I know of two other living witnesses to this account: the Rev. Anthony Guillen, Hispanic/Latino Missioner of the Episcopal Church, who like me was a Church Army trainee that night; and Patti O’Kane, the longtime partner of Howard Galley’s best friend and associate, Sr. Brooke Bushong, also of the Church Army, who later became a deacon in the Diocese of New York.

The Rev. Sr. Brooke Bushong, late of the Church Army.

The Rev. Sr. Brooke Bushong, late of the Church Army.

Much of the background here, including the misattribution of authorship, is due to the low status of lay ministers in the Episcopal Church. The Standing Liturgical Commission would never have hired Howard Galley as coordinator of Prayer Book Revision; that important post had to go to a member of the clergy – because no one who was not ordained was considered capable or legitimate. This is the “Bishops’ Church,” after all; that’s what “episcopal” means. Prestige is the sole province of clergy in this church (and in most others), with one result being collateral damage to Howard Galley’s essential contribution in compiling that revolutionary Book.

I’m not interested in sour grapes; this is just a fact of life. But I will not allow Howard’s name to be forgotten or his contributions to be trashed, especially by people who don’t know what they’re talking about.

I am apparently the Last Man Standing among the old Church Army crowd. So I have an obligation to my friend and to other lay ministers to set the record straight and preserve Howard’s legacy.

He was quite a character; by far the best teacher I’ve ever had, and that includes some really good ones, especially Sr. Brooke and Fr. Bill. The fourth member of the NILT quartet was Capt. Tom Tull, a former missionary in Alaska who was “young and dumb” in 1974. Tom came into his own years later as an AIDS activist and minister in San Francisco. We all had that in common, frankly, but that’s another story.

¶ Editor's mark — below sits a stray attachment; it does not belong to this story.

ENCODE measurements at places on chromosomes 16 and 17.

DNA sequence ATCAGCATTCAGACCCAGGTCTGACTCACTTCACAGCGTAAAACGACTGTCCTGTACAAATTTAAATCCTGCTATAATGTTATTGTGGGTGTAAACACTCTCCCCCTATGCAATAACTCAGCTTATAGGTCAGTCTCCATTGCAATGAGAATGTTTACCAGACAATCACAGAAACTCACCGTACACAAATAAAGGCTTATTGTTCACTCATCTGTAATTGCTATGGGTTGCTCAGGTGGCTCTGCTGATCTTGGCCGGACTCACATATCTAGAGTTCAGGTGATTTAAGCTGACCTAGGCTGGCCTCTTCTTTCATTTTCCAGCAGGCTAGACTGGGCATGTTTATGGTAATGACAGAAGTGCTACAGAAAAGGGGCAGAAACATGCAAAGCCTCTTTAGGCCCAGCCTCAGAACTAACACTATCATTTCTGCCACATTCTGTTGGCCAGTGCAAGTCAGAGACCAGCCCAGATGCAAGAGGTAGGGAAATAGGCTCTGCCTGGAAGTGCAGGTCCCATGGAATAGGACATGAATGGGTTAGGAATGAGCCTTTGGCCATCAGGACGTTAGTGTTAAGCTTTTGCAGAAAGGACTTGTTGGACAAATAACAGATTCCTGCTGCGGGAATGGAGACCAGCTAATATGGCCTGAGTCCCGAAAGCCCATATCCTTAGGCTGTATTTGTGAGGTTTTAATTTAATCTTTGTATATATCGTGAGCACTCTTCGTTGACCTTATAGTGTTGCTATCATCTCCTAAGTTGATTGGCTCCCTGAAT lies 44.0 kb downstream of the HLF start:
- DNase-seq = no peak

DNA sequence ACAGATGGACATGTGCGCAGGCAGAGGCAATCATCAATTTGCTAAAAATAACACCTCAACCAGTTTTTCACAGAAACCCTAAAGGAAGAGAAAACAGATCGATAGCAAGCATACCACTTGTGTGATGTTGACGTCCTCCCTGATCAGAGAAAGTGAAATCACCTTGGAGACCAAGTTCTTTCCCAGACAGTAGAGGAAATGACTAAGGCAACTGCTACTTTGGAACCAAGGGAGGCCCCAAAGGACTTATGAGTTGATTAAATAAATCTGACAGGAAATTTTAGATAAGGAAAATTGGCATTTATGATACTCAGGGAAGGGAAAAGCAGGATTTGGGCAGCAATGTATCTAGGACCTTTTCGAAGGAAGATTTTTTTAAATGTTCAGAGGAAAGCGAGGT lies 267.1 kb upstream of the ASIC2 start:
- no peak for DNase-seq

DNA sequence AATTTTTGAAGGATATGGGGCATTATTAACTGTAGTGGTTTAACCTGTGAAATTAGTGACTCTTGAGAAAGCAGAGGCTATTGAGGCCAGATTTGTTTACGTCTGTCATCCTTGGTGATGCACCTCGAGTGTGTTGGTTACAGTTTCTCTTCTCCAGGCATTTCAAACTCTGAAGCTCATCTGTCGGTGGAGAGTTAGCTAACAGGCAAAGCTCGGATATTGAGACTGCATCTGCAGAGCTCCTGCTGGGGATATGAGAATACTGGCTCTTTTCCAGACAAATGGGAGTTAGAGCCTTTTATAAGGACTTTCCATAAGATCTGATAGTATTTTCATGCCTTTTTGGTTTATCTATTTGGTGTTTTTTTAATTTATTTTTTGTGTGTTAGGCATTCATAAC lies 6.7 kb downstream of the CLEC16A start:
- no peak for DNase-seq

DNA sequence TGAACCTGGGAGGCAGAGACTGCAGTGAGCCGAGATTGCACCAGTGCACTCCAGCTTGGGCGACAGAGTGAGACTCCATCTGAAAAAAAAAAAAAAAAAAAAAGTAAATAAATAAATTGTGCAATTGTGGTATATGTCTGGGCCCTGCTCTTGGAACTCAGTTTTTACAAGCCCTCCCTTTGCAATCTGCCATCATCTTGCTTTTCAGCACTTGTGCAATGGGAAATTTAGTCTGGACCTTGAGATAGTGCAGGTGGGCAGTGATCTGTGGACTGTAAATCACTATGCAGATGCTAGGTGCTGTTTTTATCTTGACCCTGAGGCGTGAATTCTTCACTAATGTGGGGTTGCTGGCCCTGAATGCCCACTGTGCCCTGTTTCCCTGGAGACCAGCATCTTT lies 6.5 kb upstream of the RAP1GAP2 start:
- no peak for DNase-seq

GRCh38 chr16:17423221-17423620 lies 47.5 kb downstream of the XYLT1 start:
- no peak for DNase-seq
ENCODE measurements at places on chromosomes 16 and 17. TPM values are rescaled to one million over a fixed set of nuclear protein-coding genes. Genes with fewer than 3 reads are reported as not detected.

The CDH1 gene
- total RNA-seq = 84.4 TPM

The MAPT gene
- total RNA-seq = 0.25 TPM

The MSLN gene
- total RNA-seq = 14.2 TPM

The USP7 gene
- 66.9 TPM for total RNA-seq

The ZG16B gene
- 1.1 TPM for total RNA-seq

If Leo Malania was a movie star, Howard Galley was a headliner on Broadway. I’ve never seen a human being hold a crowd’s attention like Howard could, night after night, anywhere but a Broadway theater. He was electrifying; loving, gentle, incredibly smart, faithful down to his bones. And he was also, by age 45 or so when I first met him, the very picture of a divo.

Mick Jagger

Mick Jagger

That’s Italian for “a god.” But unlike a rock star or Broadway headliner, Howard wrote all his own material and gave a different performance every night.

That’s just what teachers do. But even the best ones aren’t enthralling every time out like he was.

We all think we know what female divas are about, in opera or the theater; lots of ego, massive self-centeredness, ordering people around. That’s the popular stereotype, but the actual goddesses of the theater – Bernadette Peters, Ethel Merman, Chita Rivera, Angela Lansbury, maybe Irina Menzel – are spellbinding.

They don’t stop the show; the audience stops the show to go nuts over them. They say Merman held the last note of “I Got Rhythm” for 32 bars without a breath; of course the audience rioted!

Merman was an Episcopalian; I wouldn't be surprised if she gave Howard lessons.

Merman was an Episcopalian; I wouldn’t be surprised if she gave Howard lessons.